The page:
I am a die-hard romantic. I see romance in everything - even in the most challenging of situations. This engagement with the romantic versions of even mundane things has changed so much in me. Actually, this is kind of meditative as bad situations for me are not black or grey, they are colourful. This helps to take the hard edge off challenging situations. I build “thought” situations in my head and navigate through the lanes and by-lanes of the problem using colours that come to my mind. For me, the colour of romance is lime yellow with flecks of green, the colour of the Indian parrot.
Romance sneaked its way into my life in my teenage years when I first met the “tall, dark, handsome and rich” hero in the Mills & Boon books. Since the time when I met him in the pages of that first book, his charm has never faded. As I grew into the books the TDHR hero became my constant companion. Mills & Boon books hold a special place in my life, it is treasured in one of the recesses in my heart and kept warm. The love stories from these books have transcended my teenage years, marriage and a teenaged child. It is entwined in my heart sending its toasty warmth through every beat of my heart.
They say that the years chisel away the love, eroding it a little at a time. Not in my case. Despite the intervening years since I first picked up an M&B book my love for them continues to grow. I have been chided and laughed at for my intense relationship with the M&B books. Every teenage girl, at some point in her school life, gets introduced to these books. They were an integral part of my growing up days, a friend during the long months of summer break. They were days when my mom was on the warpath announcing that I was dreaming my life away. I would hide them in my school textbooks and pretend to be studying, while in reality, I was reading them.
During my college days, I could read them openly but the fun of reading them clandestinely was more fun. These romance books were at the centre of many disagreements between my mom and me. Over the years, I have been questioned on my reasons for reading them. “Yours is a love marriage and you have a husband, so why do you still read books meant for collegians?” they question. Romance has no age. The green-tinged yellow, the colour of my love, continues to be as strong as it was in my teenage years.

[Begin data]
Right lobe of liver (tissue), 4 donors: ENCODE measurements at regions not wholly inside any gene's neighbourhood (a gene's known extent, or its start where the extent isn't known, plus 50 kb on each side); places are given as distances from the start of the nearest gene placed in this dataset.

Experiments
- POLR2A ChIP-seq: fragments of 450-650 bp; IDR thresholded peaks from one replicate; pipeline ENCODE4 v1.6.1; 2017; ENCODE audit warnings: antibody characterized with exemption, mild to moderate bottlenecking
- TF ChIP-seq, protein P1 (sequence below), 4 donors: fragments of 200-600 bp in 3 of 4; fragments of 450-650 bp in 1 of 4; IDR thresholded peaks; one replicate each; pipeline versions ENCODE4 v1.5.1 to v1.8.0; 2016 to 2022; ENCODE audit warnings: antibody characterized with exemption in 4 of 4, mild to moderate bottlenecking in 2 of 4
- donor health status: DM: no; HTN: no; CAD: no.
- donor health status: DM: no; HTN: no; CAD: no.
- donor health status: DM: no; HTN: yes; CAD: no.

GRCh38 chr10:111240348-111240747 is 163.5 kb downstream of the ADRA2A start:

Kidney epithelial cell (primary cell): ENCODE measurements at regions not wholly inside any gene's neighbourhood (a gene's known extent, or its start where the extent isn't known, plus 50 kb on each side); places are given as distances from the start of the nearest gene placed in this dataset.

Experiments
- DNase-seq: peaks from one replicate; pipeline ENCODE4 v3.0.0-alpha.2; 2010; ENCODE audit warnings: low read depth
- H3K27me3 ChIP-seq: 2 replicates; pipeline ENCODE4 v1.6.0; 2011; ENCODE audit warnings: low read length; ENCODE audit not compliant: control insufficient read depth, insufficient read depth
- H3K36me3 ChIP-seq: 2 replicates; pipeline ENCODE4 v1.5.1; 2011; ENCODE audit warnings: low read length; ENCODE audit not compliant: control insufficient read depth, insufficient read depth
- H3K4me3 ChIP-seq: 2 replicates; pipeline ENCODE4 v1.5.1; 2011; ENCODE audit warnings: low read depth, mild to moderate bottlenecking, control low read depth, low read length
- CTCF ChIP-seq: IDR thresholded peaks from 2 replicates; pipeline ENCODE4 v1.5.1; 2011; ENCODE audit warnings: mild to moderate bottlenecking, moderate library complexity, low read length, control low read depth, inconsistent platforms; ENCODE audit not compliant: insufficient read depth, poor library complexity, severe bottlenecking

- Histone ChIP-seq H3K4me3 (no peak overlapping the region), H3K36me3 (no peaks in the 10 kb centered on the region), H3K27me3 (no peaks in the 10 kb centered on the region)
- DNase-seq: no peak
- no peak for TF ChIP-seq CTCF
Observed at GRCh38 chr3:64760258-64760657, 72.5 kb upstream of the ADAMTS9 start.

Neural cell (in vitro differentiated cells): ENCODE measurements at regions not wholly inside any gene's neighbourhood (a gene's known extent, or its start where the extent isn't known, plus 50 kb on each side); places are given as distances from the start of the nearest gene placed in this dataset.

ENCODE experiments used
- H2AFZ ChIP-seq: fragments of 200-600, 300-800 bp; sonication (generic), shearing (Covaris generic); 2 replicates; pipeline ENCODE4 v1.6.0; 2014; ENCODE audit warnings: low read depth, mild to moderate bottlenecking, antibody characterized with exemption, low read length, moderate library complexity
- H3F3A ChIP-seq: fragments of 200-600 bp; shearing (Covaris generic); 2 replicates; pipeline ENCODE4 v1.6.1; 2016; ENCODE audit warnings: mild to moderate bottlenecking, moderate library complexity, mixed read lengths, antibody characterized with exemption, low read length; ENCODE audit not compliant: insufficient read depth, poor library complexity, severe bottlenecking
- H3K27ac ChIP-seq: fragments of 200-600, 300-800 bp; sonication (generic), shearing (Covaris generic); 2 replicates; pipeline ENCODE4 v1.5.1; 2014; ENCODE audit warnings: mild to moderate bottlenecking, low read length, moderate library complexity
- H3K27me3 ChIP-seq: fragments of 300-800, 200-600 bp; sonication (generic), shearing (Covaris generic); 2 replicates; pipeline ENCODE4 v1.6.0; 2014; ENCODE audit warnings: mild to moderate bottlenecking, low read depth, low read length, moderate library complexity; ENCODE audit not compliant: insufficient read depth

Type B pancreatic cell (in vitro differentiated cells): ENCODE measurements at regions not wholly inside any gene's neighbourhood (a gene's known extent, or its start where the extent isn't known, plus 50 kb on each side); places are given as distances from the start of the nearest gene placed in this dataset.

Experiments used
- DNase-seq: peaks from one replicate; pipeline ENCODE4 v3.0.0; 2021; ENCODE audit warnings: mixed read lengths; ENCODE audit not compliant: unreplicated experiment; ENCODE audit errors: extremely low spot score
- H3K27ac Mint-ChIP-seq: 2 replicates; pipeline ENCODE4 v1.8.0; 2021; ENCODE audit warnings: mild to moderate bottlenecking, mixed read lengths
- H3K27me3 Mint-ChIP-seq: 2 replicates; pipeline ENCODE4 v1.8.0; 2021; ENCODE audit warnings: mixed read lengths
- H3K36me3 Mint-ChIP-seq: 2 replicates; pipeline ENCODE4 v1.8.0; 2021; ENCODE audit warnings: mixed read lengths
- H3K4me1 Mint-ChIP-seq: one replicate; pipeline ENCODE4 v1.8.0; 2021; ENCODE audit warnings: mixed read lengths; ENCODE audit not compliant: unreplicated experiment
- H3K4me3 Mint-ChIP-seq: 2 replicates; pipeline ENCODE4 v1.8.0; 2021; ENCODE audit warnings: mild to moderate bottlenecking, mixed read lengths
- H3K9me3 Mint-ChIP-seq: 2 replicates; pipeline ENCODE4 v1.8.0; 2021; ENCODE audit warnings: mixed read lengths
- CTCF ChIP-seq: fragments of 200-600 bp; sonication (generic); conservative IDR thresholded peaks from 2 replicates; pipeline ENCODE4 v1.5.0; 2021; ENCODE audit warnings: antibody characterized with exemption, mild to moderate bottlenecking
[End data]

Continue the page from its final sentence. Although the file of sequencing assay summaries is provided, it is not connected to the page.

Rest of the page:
Every M&B book follows a set formula. The female lead is stereotypical – a damsel in distress, short of money, often unemployed or in secondary jobs, is a virgin and submissive to the hero in every way. She is witty and high on integrity. She rarely told untruths and felt no malice towards anyone. She was not manipulative.
The heroes of these books were the opposite. They were rude, aggressive, arrogant rich billionaires. They held top jobs and were celebrities in their fields. These opposites – the female lead and the hero – made these books an interesting read. What really caught my fancy was the witty repartees between the two. Though there have been many variations to these books over the years, it is the traditional love story that I prefer. Though these books have faced severe criticism from feminists for the portrayal of their heroines, I have realized that these inputs don’t matter when I curl up with my favourite book.
Mills & Boon is the romance imprint of British publisher Harlequin UK Limited. It was founded in 1908 by Gerald Rusgrove Mills and Charles Boon. Over 100 novels are released each month. Mills & Boon books were initially sold through weekly two-penny libraries.
(The cover of a Mills and Boon novel | Image credit: )
Though the plots are repetitive, the happy ending an inevitability, the simplicity of the writing style, as a fan of these books I love the predictability. Reading these books and the elaborate descriptions of everything has developed my sense of observation. I remember people through the tiniest of details - fragrances, the colour of clothes, length of nails, the colour of the eyes, hair and its length, the type of buttons on their clothes etc. My friends laugh at me for these associations but that’s the way I am.
The raddi shops have been my best source of supply. Many of them have an amazing collection. You can buy the book second-hand or pick up the book, read it and return it back to the raddi shop for a nominal charge. My personal collection of M&B books is vast and I never share them. Every time I see a new M&B paperback my heart races, my pulses quicken and there’s a heady rush to my head. Only after the start reading the book do I feel calm. That’s the power of the passion I feel for these books. Though I am a voracious reader across topics, the M&B book is like the dessert at the end of the meal. A chapter a day keeps the romance alive. I have told all those who matter that, when I die, they must throw an M&B book into the cremation fire. For, it is the essence of this romance I want to take with me to the beyond.